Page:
The pandemic "may make cities more affordable to artists and creatives" he said, adding that dense neighbourhoods "have been better at mitigating and combating the crisis" when compared to suburbs or the countryside.
Florida said that the collapse in demand for offices and retail premises in urban centres could help creative people, who are needed to create vibrant cities in the first place.
While some families and older people may leave city centres for the suburbs or the countryside in the wake of the pandemic, their departure will create opportunities for younger people, he said.
"Cities will survive," he said.
"Young people have to go" to cities
Florida said that while some families and older people may leave city centres for the suburbs or the countryside in the wake of the pandemic, their departure will create opportunities for younger people.
"What we see throughout history, and what we're seeing now, is that cities are the kind of place that young people have to go," he said.
"And I think that's what we're going to find: that young people, artistic creatives, have a mass migration back to cities."
He added: "If you're a young person, and you want to establish your career, you want to meet other young people, you don't want to sit in your parents' basement forever."
The pandemic has disproportionately impacted the creative industries, with Florida estimating that "over half of all artists, performers and musicians are unemployed".
"But artists and creatives have been critical to revitalizing cities, especially in the past century," he said. "And they will be so in the current crisis."
Florida delivered the remote lecture from his home in Toronto to the annual Utopian Hours conference, which explores cities and urbanism.
The urbanist said that previous pandemics have "not dented the long arc of urbanization," describing the long-term trend towards increased city living as "a far greater force in our world than infectious disease".
His words echoed those of architect Norman Foster, who last month argued in a speech that previous pandemics have led to improvements in urban life.
"Is Covid-19 going to change our cities?" asked the founder of London-studio Foster + Partners. "I suggest that it might seem so now, but in the wider arc of history, the answer is no."
Reduced demand for office space will "driving down rents"
However, Florida said that Covid-19 will lead to changes in the way cities are configured, with fewer people travelling to offices and retail hubs in urban centres.
"The biggest impact on cities is going to be reduced demand for office work in the central city," he said. "That's going to create a real opportunity for driving down rents and converting commercial areas to residential, and there'll be less demand for retail."
"And our cities will need artists and creatives to help rebuild, especially as there's less demand for offices via remote work and less demand for retail spaces because of online shopping."
The rise of remote working will make cities more, not less, important, he argued, since people working from home will become more reliant on their immediate neighbourhoods for everything from childcare to getting a haircut to socialising.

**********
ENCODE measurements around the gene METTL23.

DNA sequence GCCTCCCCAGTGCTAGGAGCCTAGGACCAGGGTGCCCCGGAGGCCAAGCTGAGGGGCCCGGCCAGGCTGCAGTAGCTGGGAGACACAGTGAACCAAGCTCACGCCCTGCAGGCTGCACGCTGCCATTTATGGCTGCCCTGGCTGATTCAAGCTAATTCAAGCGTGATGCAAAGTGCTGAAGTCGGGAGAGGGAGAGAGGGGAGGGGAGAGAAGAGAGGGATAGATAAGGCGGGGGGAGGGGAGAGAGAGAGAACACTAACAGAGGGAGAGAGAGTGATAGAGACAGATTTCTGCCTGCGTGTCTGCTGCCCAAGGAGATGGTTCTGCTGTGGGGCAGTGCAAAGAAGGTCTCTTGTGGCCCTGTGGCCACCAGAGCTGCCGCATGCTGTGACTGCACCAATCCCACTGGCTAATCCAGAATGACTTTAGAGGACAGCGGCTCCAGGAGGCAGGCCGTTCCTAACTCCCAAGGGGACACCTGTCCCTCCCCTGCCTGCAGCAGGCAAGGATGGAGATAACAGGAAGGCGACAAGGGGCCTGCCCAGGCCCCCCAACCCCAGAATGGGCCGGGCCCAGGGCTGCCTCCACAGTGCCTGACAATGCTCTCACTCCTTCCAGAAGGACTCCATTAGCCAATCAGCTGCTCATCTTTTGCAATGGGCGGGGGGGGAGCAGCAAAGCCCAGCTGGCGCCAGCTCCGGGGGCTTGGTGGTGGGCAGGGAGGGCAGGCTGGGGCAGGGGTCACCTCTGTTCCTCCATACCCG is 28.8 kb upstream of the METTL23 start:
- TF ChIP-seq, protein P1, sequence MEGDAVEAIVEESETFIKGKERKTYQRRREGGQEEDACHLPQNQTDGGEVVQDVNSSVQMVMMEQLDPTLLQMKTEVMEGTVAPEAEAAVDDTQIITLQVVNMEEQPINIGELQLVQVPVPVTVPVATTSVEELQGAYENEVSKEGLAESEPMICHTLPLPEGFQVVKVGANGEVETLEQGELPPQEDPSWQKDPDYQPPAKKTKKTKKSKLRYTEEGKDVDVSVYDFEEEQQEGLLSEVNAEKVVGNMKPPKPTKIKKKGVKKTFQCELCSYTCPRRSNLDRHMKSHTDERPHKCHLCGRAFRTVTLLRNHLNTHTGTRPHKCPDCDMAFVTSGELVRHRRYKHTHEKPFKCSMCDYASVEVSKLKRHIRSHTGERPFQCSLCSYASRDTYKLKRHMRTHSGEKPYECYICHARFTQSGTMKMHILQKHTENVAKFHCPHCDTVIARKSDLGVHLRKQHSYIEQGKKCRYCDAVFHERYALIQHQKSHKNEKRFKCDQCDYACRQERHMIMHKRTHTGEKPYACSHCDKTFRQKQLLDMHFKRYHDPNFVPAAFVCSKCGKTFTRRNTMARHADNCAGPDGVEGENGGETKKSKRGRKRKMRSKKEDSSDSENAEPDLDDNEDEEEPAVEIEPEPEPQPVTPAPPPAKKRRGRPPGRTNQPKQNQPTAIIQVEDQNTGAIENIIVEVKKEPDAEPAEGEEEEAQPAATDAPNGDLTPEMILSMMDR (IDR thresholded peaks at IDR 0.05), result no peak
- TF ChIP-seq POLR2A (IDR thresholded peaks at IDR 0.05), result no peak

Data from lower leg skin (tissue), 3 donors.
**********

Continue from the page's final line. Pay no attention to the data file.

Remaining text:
These are all "easier to organize in a city or in a community in which there's some density," he argued.
"Where you live becomes more important than ever before, not less, because you can't get on a plane, you don't go to the office, you're kind of stuck in your neighbourhood."
"No evidence" density is to blame
Early on in the pandemic, large cities such as London and New York were hit hard, leading to fears that urban density helped the spread of the virus. This in turn led to predictions that dense cities would suffer as economically mobile people fled to lower- density areas.
But Florida said that these cities were hit first due to being globally connected via tourism and business travel, rather than because of their density. "There is no evidence, none, that density is to blame for the Covid crisis," he said.
"Denser places if anything, these studies show, have been better at mitigating and combating the crisis through social distancing and providing effective health care."
However, responding to an audience question at after his talk, Florida clarified this point, saying that while population density does not cause greater infection, overcrowding in slums and disadvantaged areas can greatly increase risk of transmission.
"We find a much closer relationship between Covid-19 cases, hospitalizations and deaths, even in the advanced world, in overcrowded, less advantaged communities," he said. "It's not people per square mile, or per square kilometre, but people per square foot."
"We are going through a great urban reset"
Florida is best known for his 2002 book, The Rise of the Creative Class, which argued that the most economically productive cities are those that attract creative people, who seek out tolerance, diversity and a wide range of cultural activities.
However, his 2017 book, The New Urban Crisis, argued that the runaway success of some cities has created unprecedented inequality and helped cause the rise of populism and nationalism in areas that have been left behind.
Now, Covid-19 has combined with the new urban crisis and the recent protests against racial inequality to "provide a once in a lifetime opportunity to address the long history of economic injustice and racial division to reset and rebuild our communities, not just our big cities, our big cities and small cities, our suburbs and rural areas in ways that are better."
"We are going through a great urban reset," he declared. "I would argue this is the greatest urban reset in a century. It is our opportunity. No, it's our obligation together to do this."